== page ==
Princess Lira is siren royalty and the most lethal of them all. With the hearts of seventeen princes in her collection, she is revered across the sea. Until a twist of fate forces her to kill one of her own. To punish her daughter, the Sea Queen transforms Lira into the one thing they loathe most—a human. Robbed of her song, Lira has until the winter solstice to deliver Prince Elian’s heart to the Sea Queen or remain a human forever.
The ocean is the only place Prince Elian calls home, even though he is heir to the most powerful kingdom in the world. Hunting sirens is more than an unsavory hobby—it’s his calling. When he rescues a drowning woman in the ocean, she’s more than what she appears. She promises to help him find the key to destroying all of sirenkind for good—But can he trust her? And just how many deals will Elian have to barter to eliminate mankind’s greatest enemy?
To Kill a Kingdom by Alexandra Christo
Publisher: Feiwel & Friends
Genre: Young Adult Fantasy, Retelling
Publication Date: March 6th, 2018
I finished reading this very hyped book—and I wasn’t crippled by disappointment? To quote May: “omg, lily liking a popular book?? is the world still spinning??” It may have stopped for a second, or two.
But, in all seriousness, To Kill a Kingdom is brilliant.
Don’t get me wrong, it’s not perfect by all means; in fact, I found the initial chapters that introduce us to the world of sirens, mermaids, and the Sea, as well as the world above water with its various kingdoms, a bit dull at times—and I was afraid I’d end up resenting this book.
But much like an avalanche gaining speed, power, and force as it nears the bottom of the slope, I slowly came to be completely enraptured with it, as it turned more and more action-packed, volatile, and grand in every imaginable way.
To Kill a Kingdom is, in its essence, a retelling of the fairytale The Little Mermaid—but the only elements of the story that are adopted from it are that a sea creature is turned into a human girl by an evil witch, and her fate hinges on whether or not she manages to fulfill the witch’s quest. Only, in this book’s case, it’s not a mermaid that is cursed, but a deadly siren, and the evil witch is her mother, the Sea Queen.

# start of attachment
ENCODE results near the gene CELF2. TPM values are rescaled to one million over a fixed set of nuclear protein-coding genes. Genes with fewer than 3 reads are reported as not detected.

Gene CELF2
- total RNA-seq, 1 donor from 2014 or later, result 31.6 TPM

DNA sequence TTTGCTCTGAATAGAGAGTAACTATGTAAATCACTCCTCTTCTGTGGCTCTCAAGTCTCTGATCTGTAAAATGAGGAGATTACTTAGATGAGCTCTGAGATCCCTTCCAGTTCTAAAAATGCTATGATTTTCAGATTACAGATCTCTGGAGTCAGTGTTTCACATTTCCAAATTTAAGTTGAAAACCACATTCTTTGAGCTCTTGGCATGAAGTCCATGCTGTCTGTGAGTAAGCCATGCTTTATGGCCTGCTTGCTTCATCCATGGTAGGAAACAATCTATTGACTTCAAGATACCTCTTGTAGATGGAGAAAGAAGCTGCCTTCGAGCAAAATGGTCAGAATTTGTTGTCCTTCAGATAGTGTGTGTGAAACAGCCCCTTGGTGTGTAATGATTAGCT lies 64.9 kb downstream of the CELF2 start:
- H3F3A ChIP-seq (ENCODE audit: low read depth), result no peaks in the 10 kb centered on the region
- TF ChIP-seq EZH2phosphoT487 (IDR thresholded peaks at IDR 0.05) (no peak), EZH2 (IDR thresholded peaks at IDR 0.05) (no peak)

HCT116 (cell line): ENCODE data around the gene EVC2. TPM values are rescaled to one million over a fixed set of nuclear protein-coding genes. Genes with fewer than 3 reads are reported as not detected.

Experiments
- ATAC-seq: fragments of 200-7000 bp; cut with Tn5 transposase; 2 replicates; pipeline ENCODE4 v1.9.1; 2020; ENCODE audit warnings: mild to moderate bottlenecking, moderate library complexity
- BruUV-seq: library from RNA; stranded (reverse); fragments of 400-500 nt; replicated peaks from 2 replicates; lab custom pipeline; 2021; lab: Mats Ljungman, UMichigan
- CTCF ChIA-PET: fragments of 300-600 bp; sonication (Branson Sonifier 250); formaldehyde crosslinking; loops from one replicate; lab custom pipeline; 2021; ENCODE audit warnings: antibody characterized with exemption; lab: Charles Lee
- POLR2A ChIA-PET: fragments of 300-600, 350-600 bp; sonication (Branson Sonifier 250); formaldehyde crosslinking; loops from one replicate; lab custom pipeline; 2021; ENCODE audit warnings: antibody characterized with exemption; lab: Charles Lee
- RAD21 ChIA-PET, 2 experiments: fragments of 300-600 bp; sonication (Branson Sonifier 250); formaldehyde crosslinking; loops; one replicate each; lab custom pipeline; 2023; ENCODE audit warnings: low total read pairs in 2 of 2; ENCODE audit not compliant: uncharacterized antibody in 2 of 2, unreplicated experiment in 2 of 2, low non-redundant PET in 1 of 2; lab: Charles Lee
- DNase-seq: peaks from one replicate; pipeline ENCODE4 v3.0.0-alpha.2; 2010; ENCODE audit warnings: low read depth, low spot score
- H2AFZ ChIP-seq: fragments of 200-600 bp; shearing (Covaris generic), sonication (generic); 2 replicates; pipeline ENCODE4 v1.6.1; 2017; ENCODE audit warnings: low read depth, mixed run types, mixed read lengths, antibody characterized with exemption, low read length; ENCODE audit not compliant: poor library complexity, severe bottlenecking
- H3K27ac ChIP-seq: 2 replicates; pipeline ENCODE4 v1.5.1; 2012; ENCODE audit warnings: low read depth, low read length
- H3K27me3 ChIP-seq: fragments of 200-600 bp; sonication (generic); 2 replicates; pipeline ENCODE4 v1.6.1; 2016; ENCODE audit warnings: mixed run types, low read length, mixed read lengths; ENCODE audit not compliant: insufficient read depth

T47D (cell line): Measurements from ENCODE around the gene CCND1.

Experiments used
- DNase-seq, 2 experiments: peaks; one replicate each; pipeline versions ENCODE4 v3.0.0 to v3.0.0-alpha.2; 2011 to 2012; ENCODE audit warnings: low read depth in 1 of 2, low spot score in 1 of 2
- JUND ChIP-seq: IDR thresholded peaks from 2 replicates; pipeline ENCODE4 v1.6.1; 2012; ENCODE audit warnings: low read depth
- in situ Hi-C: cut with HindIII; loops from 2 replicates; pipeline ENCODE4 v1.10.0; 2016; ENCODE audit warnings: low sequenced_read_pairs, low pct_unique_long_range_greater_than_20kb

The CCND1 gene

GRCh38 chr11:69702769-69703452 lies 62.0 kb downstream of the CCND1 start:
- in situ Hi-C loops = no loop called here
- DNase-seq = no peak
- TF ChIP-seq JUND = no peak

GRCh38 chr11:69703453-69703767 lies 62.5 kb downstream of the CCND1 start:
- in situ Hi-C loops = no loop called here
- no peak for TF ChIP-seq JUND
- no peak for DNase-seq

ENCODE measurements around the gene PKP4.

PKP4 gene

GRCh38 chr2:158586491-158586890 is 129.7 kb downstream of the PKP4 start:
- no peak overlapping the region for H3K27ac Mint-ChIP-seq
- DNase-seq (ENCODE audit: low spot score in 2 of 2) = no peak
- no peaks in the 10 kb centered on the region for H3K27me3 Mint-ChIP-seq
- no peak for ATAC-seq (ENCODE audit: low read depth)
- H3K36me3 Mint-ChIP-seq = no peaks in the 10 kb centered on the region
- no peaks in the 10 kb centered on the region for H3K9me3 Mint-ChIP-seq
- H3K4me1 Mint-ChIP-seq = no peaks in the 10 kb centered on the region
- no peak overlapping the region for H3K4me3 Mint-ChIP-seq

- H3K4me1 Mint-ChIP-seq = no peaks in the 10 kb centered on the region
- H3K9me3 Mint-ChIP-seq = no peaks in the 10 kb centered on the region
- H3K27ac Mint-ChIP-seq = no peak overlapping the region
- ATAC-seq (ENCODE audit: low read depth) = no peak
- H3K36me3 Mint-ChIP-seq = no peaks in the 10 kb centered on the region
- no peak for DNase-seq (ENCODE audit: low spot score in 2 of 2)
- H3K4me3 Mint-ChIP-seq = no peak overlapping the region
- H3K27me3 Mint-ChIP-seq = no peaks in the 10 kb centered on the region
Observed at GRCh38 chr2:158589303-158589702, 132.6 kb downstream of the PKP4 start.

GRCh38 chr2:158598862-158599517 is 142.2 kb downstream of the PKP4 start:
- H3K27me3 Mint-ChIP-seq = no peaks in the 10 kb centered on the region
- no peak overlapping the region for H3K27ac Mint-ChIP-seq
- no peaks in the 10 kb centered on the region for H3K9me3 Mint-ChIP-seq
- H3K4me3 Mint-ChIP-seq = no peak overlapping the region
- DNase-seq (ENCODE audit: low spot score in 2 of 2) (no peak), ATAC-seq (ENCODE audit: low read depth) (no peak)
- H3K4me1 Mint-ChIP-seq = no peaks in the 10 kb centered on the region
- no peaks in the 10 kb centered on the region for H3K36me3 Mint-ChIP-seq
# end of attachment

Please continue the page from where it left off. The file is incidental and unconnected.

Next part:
Our heroine Lira, a royal siren, and daughter of the Sea Queen, is nothing like the sweet, innocent, gullible Arielle from the fairytale. She’s fierce, ruthless, and bloodthirsty.
“I can’t help but be mesmerized. Such beautiful creatures. Such bewitching, deadly things. Even as they sharpen their fangs on their lips and run taloned hands through their liquid hair, I can’t look away. Everything about them is awful, but nothing about them is hideous.”
Through an unfortunate turn of events, she mistakenly saves Prince Elian instead of killing him by stealing his heart, and so her mother punishes her by turning her into a human girl.
I was honestly so impressed by the development of Elian and Lira’s relationship—the tenuous (mis)trust, the banter, and the initial aversion between them—it was very believable, well-paced, and most significantly, I found myself rooting for them.
“It feels like the worst thing I’ve ever done and the best thing I could ever do and how strange that the two are suddenly the same. How strange that instead of taking his heart, I’m hoping he takes mine.”
To Kill a Kingdom does feel like a debut novel at times, but that somehow only served to reinforce the positive impression it made on me. It was both darker, but also funnier than I expected—it comprised so many clever puns (which I’m a sucker for) and witty quips, and it featured immensely rounded characters who were snarky and endearing, as well as great relationships (bless the bromance in this book!).
All in all, I’m so happy that such a hyped book for once worked out for me.
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You’ll have my eternal gratitude, love, and a life-long supply of virtual chocolate. 💞
Have you read this book, and did you enjoy it?
Do you like retellings?
(Send some recommendations of your favorite retellings my way? 💞)